Student ‘sit and stare’ policy during tests is debated in Lancaster - The Buffalo News

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Student ‘sit and stare’ policy during tests is debated in Lancaster

The Lancaster School Board meeting turned heated late Monday over the district’s state testing policy and its recent decision to insist that students who choose not to take the tests remain in the classroom and do nothing for most of the testing period.

Critics of the district’s decision call it the “sit and stare” policy, but the district adamantly insists it is compromising by allowing the students opting out of the tests to read quietly at their desks for the very end of the testing period, amounting to a likely 10- to 20-minute window while test-takers finish their work.

Superintendent Michael J. Vallely blasted the media for its portrayal of the district’s recent decision and insisted that many other districts in Erie County require students who opt out of testing to sit at their desks during the entire testing period.

“We want to make sure our children are not put in the middle of the debate,” Vallely said of the controversial issue mounting in many districts.

Vallely also said the district is closely watching for any recommendations coming from the state level this week that could result in changes. “We have three months before the tests are given,” he said.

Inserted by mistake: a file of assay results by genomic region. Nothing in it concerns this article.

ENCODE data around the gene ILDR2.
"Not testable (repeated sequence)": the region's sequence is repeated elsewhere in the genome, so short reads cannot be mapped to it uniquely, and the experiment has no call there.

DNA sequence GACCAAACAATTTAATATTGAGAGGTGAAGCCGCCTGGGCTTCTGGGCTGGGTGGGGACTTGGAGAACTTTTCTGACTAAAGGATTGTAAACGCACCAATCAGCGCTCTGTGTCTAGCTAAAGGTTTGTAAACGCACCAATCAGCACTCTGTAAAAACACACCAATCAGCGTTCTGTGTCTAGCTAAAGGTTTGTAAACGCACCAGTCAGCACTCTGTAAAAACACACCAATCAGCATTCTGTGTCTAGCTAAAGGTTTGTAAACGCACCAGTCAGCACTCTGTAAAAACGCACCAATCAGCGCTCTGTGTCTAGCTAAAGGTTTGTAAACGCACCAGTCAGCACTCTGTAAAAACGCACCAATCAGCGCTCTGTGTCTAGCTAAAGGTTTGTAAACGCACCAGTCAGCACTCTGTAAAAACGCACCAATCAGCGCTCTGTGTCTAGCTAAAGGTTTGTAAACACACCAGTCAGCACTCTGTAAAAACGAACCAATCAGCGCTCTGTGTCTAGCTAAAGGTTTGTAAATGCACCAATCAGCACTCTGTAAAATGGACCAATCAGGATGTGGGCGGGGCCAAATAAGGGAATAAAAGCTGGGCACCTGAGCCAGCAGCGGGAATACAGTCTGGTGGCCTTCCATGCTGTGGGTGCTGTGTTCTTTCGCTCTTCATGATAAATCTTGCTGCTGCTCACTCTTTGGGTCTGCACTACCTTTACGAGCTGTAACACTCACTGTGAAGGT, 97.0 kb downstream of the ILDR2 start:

A handful of Lancaster parents affiliated with Parents for a Quality Education, a grass-roots effort challenging the new Common Core learning standards and state testing, had asked the district that the children not taking the tests be allowed to quietly read for the duration of the test or even go to another area of the school, such as the library, and be supervised.

The district rejected those suggestions, and some parents remained very unhappy Monday.

“I think the ‘sit and stare’ policy is a form of abuse and punishment,” said parent Tracy Diegelman, whose fourth-grade son will not take the tests. “I think you care more about the tests and test-takers than the children who aren’t taking them.

“I really, really do wish that you’d care for all the children in the district, not just the test-takers.”

Parent Danielle Haen also appealed to the board to change its mind and said the district has the freedom to come up with its own policy, such as the one in West Seneca, which she said has been more supportive of parents who want their children to opt out of testing.

Board President Marie MacKay, with her voice raised, said: “I do not believe this is punishment to have the children sit there.”

MacKay went a step further – telling parents that she will not tolerate them coming to board meetings and accusing the district of punishing their children.

“If you are not happy, then I ask that you look elsewhere,” she said. “We are the ninth-top district this year, but before you know it, we’ll be No. 1, because of the education this district provides.”

Other board members said students taking tests could easily be distracted by their peers who are not taking the tests.

“I feel it is a compromise that we are allowing children to read after testing,” said board Vice President Wendy Buchert.


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